Islamic State expands control in two regions

Attacks target Lebanon and northern Iraq

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IRBIL, Iraq -- The Islamic State expanded two fronts Sunday, defeating Kurdish troops protecting a major dam and, in Lebanon, attacking a series of army posts along the border with Syria.

It was the worst spillover of fighting into Lebanon since the start of the civil war in neighboring Syria.

Fighting on both fronts, which has previously been limited to small-scale clashes between local security forces and fighters from the Islamic State, began Saturday as it appeared the newly announced Islamic caliphate was pushing to expand on both its eastern and western borders into new territory, the first such expansion into new territory since it took over much of northern and central Iraq and merged it with previously held territory in eastern Syria to form a caliphate announced June 29 by the group's leader, Abu Bakr al-Baghdadi.

After repelling an attack by militants Saturday, Kurdish troops in Zummar, a small village adjacent to Mosul Dam, the largest in northern Iraq, were overrun Sunday. Local media reported the dam itself fell later in the evening.

A Kurdish intelligence official, who could not speak on the record about security matters, confirmed that Zummar and the western Iraqi town of Sinjar had fallen to the Islamic State on Sunday but denied that the dam, which controls most of the agricultural water flow in northern Iraq and has been described by officials in the past as poorly maintained, had fallen to the radicals.

"The Mosul Dam remains secure, the propaganda reports from the Baghdad television stations are just trying to cause panic," he said. "We are moving reinforcements into the area and will begin an operation to retake these lost villages and possibly confront the terrorists with an attack on Mosul in the coming days."

The loss of the dam would not only puts the Islamic State in control of one of Iraq's largest supplies of water, but also could flood most of the neighboring provinces should the levee break -- a realistic concern, according to one expert.

"That dam is a nightmare," said a security consultant for a western oil company with operations in northern Iraq. "It's poorly maintained and while it doesn't control drinking water, it does put all of the irrigation water from here to Baghdad in the hands of [the Islamic State]. And if it failed, the flooding would be catastrophic."

The strategic loss of Zummar and possibly the Mosul Dam was compounded by a potential humanitarian catastrophe as the radical rebels also overran the town of Sinjar, home to large population of Yezidis, a religious minority considered heretics by the group's austere brand of Islam.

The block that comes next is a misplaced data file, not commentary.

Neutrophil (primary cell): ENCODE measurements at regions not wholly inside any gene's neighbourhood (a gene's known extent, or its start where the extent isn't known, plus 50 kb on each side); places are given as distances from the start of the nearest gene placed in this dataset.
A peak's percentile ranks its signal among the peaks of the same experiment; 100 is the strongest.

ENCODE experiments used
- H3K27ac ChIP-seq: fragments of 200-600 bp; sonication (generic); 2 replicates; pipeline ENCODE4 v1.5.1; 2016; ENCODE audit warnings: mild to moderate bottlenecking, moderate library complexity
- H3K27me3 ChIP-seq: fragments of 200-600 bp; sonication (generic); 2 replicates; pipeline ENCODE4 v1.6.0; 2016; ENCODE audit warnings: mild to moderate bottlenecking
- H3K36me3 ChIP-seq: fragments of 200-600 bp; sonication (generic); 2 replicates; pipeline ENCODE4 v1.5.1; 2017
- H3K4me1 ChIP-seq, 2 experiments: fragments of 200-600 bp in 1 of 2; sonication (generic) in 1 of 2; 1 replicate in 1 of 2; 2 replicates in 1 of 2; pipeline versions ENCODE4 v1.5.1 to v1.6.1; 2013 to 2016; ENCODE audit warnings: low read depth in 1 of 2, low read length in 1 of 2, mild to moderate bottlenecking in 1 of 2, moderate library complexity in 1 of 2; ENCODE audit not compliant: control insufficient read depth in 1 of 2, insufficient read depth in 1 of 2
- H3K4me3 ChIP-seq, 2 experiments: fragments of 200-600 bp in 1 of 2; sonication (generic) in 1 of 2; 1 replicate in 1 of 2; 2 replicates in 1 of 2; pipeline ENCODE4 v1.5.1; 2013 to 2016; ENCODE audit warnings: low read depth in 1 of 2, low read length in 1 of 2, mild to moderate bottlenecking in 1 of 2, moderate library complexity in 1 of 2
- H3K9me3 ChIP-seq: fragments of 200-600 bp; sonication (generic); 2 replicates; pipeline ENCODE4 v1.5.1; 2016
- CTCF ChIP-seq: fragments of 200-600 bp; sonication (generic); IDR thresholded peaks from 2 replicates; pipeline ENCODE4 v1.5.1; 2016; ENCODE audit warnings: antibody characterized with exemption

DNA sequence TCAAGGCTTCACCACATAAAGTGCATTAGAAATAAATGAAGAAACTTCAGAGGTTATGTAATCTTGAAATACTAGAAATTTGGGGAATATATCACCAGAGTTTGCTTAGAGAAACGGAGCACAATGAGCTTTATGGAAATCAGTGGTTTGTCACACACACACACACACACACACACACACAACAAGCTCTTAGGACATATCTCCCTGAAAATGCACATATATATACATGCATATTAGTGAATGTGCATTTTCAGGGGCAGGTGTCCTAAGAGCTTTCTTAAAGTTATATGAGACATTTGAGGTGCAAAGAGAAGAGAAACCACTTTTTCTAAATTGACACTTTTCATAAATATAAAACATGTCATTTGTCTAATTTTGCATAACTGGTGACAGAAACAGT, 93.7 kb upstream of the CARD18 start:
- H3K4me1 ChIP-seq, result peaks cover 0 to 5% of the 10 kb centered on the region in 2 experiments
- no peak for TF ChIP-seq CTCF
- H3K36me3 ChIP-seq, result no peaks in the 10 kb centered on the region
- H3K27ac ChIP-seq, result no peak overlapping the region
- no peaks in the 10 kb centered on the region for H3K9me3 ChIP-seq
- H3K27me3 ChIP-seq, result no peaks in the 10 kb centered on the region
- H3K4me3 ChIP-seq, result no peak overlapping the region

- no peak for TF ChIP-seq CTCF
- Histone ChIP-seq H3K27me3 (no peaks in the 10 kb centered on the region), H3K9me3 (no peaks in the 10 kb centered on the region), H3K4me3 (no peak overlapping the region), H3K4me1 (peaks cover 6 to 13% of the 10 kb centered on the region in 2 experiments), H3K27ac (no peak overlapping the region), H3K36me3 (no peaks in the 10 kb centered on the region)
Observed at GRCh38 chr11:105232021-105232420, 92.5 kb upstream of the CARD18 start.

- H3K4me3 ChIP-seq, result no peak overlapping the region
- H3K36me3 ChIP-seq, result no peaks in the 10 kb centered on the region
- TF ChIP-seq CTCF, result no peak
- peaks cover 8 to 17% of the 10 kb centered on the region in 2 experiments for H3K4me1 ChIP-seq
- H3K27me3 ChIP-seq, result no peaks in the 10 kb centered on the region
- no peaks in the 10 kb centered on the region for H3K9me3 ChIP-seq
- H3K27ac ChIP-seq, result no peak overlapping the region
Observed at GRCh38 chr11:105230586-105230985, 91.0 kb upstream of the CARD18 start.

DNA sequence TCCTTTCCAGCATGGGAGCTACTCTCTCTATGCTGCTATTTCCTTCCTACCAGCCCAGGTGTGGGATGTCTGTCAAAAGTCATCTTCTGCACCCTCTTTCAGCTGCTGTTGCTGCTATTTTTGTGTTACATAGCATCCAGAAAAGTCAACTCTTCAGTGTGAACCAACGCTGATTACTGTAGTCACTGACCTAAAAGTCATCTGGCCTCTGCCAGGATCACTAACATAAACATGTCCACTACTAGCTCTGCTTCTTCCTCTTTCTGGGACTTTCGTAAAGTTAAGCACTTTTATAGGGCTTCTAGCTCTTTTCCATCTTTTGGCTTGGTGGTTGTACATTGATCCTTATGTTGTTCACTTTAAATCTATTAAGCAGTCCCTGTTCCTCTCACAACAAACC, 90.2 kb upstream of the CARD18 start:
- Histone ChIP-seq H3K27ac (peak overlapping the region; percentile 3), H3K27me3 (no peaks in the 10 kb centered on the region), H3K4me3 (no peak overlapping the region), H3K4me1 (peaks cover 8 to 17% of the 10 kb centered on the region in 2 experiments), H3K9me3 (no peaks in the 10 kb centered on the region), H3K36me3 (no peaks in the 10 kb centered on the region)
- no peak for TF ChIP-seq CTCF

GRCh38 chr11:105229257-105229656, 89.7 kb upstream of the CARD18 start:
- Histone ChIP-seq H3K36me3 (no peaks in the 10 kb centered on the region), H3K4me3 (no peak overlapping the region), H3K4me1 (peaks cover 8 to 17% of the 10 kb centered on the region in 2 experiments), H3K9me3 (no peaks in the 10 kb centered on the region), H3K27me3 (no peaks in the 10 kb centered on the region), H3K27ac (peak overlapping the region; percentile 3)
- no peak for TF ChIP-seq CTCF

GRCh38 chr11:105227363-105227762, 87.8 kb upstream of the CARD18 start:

The Kurdish Defense Ministry said 14 fighters were killed Saturday but did not release any numbers for the clashes Sunday. A Twitter account associated with the Islamic State on Sunday said that it had killed scores of the Kurdish fighters and seized significant amounts of military hardware.

"Hundreds fled leaving vehicles and a huge number of weapons and munitions and the brothers control many areas," the Islamic State statement said. "The fighters arrived in the border triangle between Iraq, Syria and Turkey."

Witnesses in the area reached by Reuters confirmed that large numbers of Kurdish fighters had fled from Sinjar shortly after the fall of Zummar.

In another situation hundreds of miles away that highlights the increasing regional reach of the Islamic State, the arrest of one of the group's commanders by Lebanese security forces drew what appeared to be hundreds of fighters from Islamist rebel groups fighting in the nearby Syrian mountains for widespread fighting around the Lebanese city of Aarsal, a hotbed of support for the Syrian revolution.

By Sunday morning, fighting had broken out throughout the area as fighters from local Sunni tribes, the Islamic State, the Nusra Front and other rebel groups clashed with the Lebanese Army and Hezbollah in a series of running gun and artillery battles that sent much of the civilian population in the area into a panicked flight to safety.

Lebanese television showed images of the local army base on fire after being overrun by militants, although Army Cmdr. Jean Kahwaji said the facility has been retaken by special forces shortly afterward.

IRBIL, Iraq -- The Islamic State expanded two fronts Sunday, defeating Kurdish troops protecting a major dam and, in Lebanon, attacking a series of army posts along the border with Syria.

It was the worst spillover of fighting into Lebanon since the start of the civil war in neighboring Syria.



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